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Storming live-set from Wilco...
on 17 November 2005
Around the time of 'summerteeth' it was shocking how bad a live-band Wilco were - since then half the band have gone ditch-ward and Tweedy's former alt-country crew have embraced Jim O'Rourke, systems-muzik, 'Music for a New Society', Krautrock & 'Metal Machine Music.' As much as I loved 'Being There', the 'Mermaid Avenue' albums & 'summer teeth', Wilco have become a much more interesting band with 'Yankee Hotel Foxtrot' & 'a ghost is born' - the two albums which much of the material of 'Kicking Television' (recorded to celebrate a decade of Wilco) focus on.
The current Wilco line-up including Tweedy, long-time cohort John Stirratt, Leroy Bach, Glenn Kotche, Nels Cline & Pat Sansone fantastically represent the material here. Already this is one of the great live albums, offering great interpretations of the studio work. There are two 'new' songs (the title track, a cover of Charles Wright's 'Comment') and not much material pre-the year-zero 'Yankee Hotel Foxtrot.' There is nothing from debut 'A.M.' (which is about right as only 'Passenger Side' & 'Box Full of Letters' really appeal)and only one-track from alt-country classic double LP 'Being There', the opener 'Misunderstood' (which memorably requotes Peter Laughner's 'Amphetamine'from the Rocket from the Tombs days). The gorgeous 'summer teeth' fares better with 'A Shot in the Arm' (which prefigured the droney/repetition thing Wilco expanded on with YHF) & the melancholic 'Via Chicago.' The only diversion from these are the 'Mermaid Avenue'-tracks 'One By One' & 'Airline to Heaven' - the latter is closer to the version featured in the cult-classic film 'Jesus'Son' than the Bragg/Wilco-take (ironically Bragg & The Blokes' tale on the 'Mermaid'-material was equally fantastic...)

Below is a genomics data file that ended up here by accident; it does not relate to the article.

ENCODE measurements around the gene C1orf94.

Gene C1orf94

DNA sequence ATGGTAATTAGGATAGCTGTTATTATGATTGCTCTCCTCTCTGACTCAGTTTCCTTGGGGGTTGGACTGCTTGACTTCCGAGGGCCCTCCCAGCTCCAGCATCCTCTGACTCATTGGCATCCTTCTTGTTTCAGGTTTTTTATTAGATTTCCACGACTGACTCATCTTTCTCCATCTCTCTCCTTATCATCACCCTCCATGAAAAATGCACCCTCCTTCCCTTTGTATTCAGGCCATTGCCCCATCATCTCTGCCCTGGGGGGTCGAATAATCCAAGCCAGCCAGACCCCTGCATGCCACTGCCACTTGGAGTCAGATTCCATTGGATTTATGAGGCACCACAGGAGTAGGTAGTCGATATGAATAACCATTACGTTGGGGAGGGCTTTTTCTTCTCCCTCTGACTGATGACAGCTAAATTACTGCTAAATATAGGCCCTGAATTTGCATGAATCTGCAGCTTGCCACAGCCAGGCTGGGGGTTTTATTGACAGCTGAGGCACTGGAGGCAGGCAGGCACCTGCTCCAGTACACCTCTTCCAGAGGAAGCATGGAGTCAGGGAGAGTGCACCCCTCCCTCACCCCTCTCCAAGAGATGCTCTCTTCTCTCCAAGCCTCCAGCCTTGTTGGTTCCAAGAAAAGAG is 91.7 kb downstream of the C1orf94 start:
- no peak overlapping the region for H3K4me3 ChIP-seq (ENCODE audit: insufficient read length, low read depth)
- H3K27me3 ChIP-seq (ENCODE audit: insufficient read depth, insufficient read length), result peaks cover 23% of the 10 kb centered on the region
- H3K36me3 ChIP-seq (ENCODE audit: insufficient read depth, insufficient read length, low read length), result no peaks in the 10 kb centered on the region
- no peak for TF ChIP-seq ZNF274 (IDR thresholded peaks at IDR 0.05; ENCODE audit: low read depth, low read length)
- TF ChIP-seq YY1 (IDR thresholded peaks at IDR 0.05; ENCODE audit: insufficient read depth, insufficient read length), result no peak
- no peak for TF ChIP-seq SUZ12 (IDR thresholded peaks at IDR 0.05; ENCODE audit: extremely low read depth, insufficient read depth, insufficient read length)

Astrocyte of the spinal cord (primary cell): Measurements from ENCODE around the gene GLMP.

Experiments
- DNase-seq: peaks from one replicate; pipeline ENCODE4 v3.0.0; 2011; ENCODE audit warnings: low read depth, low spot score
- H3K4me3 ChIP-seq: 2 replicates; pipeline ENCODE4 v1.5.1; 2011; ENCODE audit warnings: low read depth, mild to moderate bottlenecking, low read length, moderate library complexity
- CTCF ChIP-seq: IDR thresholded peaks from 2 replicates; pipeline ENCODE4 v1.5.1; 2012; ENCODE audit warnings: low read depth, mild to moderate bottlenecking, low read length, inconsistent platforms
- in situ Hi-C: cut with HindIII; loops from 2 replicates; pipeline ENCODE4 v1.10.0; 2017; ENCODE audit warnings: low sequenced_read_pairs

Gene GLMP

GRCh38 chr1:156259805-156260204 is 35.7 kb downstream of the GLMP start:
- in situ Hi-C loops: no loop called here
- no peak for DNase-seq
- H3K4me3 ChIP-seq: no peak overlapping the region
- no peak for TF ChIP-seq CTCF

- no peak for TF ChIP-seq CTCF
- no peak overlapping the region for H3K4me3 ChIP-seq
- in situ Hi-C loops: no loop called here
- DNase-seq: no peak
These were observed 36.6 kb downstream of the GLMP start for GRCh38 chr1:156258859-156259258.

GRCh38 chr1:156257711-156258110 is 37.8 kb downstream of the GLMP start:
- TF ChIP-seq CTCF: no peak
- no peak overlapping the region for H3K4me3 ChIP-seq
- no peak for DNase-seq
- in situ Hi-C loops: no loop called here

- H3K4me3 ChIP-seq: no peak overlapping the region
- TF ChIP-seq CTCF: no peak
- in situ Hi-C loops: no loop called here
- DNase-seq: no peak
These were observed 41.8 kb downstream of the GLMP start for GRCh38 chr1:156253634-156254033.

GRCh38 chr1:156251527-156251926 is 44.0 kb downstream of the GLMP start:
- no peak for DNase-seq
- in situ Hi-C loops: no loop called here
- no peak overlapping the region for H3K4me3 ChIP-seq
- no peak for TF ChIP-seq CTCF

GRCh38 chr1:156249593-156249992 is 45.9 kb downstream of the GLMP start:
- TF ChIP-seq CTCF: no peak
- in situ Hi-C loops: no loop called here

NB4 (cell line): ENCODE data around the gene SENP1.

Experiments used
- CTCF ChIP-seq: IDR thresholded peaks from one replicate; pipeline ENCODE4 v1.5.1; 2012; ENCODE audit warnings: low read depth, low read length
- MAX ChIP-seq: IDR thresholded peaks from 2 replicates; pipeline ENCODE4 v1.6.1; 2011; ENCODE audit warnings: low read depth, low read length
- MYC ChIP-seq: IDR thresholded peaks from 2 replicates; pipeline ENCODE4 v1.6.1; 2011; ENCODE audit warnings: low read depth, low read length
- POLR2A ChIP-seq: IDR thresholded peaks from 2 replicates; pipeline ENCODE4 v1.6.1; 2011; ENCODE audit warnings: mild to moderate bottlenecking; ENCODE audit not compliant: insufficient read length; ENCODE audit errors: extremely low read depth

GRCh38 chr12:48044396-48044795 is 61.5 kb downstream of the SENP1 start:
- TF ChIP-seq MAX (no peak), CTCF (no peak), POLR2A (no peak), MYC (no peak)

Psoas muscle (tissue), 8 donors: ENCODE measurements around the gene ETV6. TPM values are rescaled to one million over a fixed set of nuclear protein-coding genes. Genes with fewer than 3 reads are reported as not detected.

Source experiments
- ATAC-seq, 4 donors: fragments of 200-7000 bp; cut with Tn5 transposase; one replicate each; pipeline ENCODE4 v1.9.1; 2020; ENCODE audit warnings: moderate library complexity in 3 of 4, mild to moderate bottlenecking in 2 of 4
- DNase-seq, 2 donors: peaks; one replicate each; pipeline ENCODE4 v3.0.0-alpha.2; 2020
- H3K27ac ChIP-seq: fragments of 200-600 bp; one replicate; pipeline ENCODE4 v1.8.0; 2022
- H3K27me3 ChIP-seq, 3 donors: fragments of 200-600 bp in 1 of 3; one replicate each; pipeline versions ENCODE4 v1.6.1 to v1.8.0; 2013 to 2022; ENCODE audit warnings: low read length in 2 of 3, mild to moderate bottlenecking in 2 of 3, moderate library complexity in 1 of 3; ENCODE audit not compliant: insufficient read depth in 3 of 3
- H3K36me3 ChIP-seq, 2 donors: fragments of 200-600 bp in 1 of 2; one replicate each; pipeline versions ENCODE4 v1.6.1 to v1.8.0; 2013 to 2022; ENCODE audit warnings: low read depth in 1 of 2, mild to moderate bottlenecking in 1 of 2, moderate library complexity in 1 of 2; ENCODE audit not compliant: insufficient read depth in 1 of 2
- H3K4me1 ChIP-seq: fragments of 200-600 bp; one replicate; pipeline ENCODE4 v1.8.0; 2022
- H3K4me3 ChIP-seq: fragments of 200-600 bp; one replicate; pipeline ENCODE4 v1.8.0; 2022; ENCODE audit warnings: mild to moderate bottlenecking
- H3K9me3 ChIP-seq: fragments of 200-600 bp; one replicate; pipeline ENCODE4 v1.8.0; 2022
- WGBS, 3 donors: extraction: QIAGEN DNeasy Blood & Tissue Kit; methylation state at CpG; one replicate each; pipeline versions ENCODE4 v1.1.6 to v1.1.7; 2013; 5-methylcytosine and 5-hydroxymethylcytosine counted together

The remainder, as suggested, stems from 'Yankee Hotel Foxtrot' & 'a ghost is born' - two fantastic albums where I reside & the peak of Wilco's career as far as I'm concerned. The highlights at present would be 'Handshake Drugs' followed by the fractal-stoner rock of 'I am Trying to Break Your Heart' (imagine The Jesus & Mary Chain falling asleep with John Cage...no, imagine!)It's all wonderful, mind you, but another peak would include 'Ashes of American Flags' - which becomes more potent with the decades of war, hypocrisy & woe. It will be a National-Anthem within years...My favourite song from 'YHF' remains 'Poor Places' , which comes across wonderfully live, especially when fluxing into post-Kraut'Rourke 'Spiders (kidsmoke)', which comes across a lot more in this live version..
ghosts are born everyday...